The famous painting by Velázquez, Las Meninas [The Maids of Honor], is rightly considered one of the great works of pictorial art.
The scene portrays the childish and candid grace of the Infanta, the most dignified and respectful tenderness of the young noble ladies who serve her, and on the left, the proud and noble bearing of a Knight of Santiago (who is actually the painter Velázquez himself). Taken as a whole, the scene is expressive of an ambience that is recollected, elevated, and profoundly civilized. An attentive and prolonged consideration of this masterpiece goes beyond pleasing one’s artistic sensibility; it is highly formative for the human personality.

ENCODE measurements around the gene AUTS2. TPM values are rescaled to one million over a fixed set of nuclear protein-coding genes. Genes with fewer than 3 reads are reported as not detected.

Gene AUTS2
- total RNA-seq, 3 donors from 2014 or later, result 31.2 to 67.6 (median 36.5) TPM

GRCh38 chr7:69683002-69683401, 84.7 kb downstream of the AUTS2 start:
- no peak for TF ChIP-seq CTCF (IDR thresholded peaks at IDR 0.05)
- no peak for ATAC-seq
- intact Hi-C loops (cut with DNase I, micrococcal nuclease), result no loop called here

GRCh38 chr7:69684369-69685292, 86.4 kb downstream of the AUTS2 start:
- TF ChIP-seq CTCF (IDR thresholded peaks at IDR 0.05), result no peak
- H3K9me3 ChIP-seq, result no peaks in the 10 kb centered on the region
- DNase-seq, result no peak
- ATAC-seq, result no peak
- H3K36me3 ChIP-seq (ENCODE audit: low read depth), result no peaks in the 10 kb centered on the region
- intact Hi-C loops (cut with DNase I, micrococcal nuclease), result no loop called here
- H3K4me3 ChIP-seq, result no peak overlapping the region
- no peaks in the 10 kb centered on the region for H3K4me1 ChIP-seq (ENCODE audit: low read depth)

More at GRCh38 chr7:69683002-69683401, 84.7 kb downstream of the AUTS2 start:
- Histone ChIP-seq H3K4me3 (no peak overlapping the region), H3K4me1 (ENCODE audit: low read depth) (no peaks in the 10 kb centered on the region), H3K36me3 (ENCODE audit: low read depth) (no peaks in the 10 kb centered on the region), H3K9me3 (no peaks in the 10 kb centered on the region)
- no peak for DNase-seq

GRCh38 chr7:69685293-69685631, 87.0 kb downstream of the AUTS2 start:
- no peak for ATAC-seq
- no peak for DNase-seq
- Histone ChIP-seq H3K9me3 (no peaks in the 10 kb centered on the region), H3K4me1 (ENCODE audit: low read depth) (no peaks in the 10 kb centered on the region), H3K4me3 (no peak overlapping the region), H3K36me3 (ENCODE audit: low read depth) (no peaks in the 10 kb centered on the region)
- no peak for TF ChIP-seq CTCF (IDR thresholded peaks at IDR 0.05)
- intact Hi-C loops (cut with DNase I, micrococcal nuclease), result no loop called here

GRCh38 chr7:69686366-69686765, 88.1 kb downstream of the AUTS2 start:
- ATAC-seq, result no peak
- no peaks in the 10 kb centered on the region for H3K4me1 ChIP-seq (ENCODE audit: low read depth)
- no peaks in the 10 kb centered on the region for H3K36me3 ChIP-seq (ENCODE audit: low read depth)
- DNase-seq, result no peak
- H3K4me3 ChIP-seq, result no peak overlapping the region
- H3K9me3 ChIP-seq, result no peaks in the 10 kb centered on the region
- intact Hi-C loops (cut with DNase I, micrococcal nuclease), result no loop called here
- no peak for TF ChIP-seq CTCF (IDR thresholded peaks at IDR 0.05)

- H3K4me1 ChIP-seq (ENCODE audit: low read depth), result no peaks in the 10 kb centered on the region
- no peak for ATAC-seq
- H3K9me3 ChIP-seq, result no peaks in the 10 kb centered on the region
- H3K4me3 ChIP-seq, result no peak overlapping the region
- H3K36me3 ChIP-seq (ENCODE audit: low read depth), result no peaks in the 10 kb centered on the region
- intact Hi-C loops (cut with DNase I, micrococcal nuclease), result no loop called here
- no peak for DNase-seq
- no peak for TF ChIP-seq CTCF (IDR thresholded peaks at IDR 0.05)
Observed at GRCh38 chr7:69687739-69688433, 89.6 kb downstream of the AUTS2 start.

If a person looking at this were to suffer a sudden disturbance affecting his eyes, nerves, or mind, one would expect the harmonies of the painting by Velázquez to disintegrate before him. At the extreme point of this disturbance, it could possibly reach the horrifying state expressed in the other painting on this page.
The contrary could never happen. If someone were simply to study the second painting, and begin to suffer problems with his sight, nerves, or mind, he would never reach the point of seeing Las Meninas of Velázquez.
This is so evident, it does not require demonstration. This is because the first painting is not a product of disorder, but rather of order, talent, culture, and civilization. It shows in its imponderables a profoundly Christian character. The second is the fruit of disorder, extravagance, imbalance, and intemperance. It can only proceed from a soul full of disorderly passions or from an illness.
The second painting shows Picasso’s copy of the immortal work of Velázquez.
Originally published in Catolicismo, No.131, November, 1961.